Cyclist Dave had gotta lotta bottle as he helped launch the Milk Race
With the Tour of Britain coming to the county on Monday, Joey Severn went to meet the man behind the competition's former life.
Walking into Dave Orford's front room is like stepping into a cycling museum.
Pictures, trophies and medals adorn the walls.
Above his television, there are seven rainbow jerseys.
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Each marks one of the years the 82-year-old was crowned veteran world champion in road racing and time trials.
But while the Orford name is famous in the world of cycling, it is less well known for the instrumental role it played in the creation of the Milk Race.
The race ran for 35 years and in 2004 was dragged back into existence as the Tour of Britain, which passes through the county on Monday.
And while Dave has earned many cycling accolades, his part in creating the Milk Race has largely gone untold.
In 1957, Dave was working for the British League of Racing Cyclists organising events around the country and searching for sponsorship.
He said: "At the time I was running 21 races a year.
"The support from the amateurs was incredible but there was a need for sponsors and I had to find that money.
"I wrote to loads of companies like Midland Bank and the makers of Ovaltine and, over time, I got very good at writing letters.
"Basically I used the same words they did in their replies and refined it over time."
Dave was using all his own money to travel to meetings, had to take time off work to visit potential sponsors and was never paid a penny for his trouble.
For Dave the love of the sport was all he needed.
He said: "I saw that the Milk Marketing Board was running a "Drink More Milk" campaign and thought we could use that to get sponsorship for races.
"So I sent them a letter and they invited me to London to meet the Milk Marketing Board to discuss the plans.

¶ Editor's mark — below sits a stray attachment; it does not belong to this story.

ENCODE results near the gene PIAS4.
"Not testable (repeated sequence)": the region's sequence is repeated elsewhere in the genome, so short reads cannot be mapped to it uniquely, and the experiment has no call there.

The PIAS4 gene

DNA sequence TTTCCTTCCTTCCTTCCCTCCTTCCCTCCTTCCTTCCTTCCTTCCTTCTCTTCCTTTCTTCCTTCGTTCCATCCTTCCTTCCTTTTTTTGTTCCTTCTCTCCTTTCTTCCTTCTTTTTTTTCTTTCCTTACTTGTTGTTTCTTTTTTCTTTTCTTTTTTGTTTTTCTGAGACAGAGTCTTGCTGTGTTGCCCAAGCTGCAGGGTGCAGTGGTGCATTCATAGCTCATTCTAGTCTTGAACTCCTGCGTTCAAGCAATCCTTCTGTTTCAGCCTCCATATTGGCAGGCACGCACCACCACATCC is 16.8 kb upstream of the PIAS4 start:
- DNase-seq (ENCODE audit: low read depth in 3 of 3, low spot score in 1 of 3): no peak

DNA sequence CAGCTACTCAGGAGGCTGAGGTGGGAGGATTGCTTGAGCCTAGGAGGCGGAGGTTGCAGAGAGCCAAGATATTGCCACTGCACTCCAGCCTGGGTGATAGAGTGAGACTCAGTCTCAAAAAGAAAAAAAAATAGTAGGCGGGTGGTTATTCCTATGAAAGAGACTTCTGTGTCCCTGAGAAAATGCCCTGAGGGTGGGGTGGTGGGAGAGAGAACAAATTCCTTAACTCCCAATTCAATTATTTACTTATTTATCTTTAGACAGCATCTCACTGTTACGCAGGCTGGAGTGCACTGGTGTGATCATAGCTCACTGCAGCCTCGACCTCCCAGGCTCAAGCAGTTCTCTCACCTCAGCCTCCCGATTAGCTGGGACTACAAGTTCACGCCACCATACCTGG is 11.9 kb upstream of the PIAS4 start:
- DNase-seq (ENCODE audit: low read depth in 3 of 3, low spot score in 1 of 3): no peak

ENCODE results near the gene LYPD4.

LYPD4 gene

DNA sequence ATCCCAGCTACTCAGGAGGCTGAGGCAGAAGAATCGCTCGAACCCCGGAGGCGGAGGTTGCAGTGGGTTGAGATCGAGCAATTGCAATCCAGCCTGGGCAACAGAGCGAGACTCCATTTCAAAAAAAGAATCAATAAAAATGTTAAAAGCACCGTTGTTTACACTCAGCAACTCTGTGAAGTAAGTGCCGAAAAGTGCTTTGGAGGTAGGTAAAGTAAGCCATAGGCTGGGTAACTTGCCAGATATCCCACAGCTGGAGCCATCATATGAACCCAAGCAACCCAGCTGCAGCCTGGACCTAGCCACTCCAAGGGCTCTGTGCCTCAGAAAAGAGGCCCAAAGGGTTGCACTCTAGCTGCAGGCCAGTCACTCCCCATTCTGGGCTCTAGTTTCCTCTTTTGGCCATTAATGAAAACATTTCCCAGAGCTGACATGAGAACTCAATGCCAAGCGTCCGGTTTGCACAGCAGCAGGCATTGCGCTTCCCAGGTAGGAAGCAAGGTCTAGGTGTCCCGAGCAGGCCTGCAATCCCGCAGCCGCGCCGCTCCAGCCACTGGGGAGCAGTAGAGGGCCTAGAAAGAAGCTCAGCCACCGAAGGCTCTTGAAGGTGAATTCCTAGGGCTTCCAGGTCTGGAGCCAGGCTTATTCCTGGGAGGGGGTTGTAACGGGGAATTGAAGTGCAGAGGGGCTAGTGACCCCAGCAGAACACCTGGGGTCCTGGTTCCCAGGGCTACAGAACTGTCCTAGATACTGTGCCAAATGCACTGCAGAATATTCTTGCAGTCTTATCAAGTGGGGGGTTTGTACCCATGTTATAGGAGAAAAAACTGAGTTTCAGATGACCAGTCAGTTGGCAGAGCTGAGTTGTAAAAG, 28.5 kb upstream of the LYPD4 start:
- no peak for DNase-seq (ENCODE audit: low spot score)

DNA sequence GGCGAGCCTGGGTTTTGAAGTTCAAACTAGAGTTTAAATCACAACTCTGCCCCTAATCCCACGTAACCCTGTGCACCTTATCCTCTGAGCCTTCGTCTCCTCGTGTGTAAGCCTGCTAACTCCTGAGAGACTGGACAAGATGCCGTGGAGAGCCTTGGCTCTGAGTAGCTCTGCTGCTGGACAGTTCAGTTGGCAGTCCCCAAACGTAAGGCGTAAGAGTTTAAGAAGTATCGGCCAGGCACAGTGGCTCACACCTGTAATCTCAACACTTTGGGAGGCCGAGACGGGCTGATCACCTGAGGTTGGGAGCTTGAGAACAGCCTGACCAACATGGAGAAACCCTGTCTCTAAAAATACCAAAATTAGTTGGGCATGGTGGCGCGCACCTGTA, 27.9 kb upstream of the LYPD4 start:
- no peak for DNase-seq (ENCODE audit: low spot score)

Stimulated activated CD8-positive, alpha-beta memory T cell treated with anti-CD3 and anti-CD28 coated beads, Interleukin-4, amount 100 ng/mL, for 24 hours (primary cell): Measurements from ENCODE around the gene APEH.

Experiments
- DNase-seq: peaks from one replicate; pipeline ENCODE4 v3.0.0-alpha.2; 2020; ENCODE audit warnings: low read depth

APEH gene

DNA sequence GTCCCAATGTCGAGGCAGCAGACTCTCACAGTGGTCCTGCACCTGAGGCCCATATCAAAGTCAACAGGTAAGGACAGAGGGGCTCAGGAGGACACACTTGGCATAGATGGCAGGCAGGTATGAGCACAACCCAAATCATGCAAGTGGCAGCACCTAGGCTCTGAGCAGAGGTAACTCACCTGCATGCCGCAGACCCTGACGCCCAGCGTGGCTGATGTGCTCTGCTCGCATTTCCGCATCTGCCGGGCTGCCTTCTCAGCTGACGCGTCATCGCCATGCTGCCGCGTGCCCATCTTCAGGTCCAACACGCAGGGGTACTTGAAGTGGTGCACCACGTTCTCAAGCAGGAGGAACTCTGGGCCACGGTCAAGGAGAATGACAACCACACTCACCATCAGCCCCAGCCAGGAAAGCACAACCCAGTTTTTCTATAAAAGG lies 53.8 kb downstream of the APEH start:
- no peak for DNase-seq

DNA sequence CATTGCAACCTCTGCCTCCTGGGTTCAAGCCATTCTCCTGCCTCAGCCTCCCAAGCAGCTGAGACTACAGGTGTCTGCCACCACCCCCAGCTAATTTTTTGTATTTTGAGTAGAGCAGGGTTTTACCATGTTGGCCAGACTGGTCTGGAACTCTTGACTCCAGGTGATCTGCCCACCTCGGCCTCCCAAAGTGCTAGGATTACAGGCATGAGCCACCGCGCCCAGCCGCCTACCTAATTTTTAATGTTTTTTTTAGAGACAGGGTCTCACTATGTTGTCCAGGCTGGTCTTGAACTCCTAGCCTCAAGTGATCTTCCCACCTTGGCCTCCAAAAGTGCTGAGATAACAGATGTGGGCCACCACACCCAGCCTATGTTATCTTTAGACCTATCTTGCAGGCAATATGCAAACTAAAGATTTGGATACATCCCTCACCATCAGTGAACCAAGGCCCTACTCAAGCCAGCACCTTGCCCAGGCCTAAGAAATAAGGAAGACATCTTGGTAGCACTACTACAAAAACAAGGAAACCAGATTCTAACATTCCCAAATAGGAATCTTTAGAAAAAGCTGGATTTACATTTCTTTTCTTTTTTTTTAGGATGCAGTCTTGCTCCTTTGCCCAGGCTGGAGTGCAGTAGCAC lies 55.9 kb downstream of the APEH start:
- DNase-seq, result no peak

"I suggested that if they supported the tour, every semi-pro rider or independent would have "Drink more milk" sewn on to their jerseys.
"I also said that the winner could receive a £10 bonus, which, back then, was a serious amount of money.
"Before I went in to the meeting, I took about six caffeine tablets that nurses used to stay awake at the time to keep me alert.
"It was the only time I took any performance-enhancing drugs!"
The Milk Board was interested in the idea but thought it would be better for it to sponsor a major international marathon.
Dave said: "The Milk Board wanted to know what made the Tour de France so popular, so I explained to them how it worked.
"I told them while there were national teams that everyone could cheer for, there were also teams from each of the regions that they passed through so there were local riders that people would know.
"Often in the tour, they would allow one of the local riders to peel off and make a sprint through the town out on his own.
"The local press would get a picture of him and then he would be rolled back into the peloton. They would never let a serious rider get away – only the local men to do it."
The Board were happy with the proposal and so the Milk Race was born.
But in its first two years it was hit by controversy.
Dave said: "It was originally for both pro-amateur racers and amateurs.
"But more and more fully professional riders, particularly from Eastern Europe, started entering and it was decided that the race would be only open to amateur riders."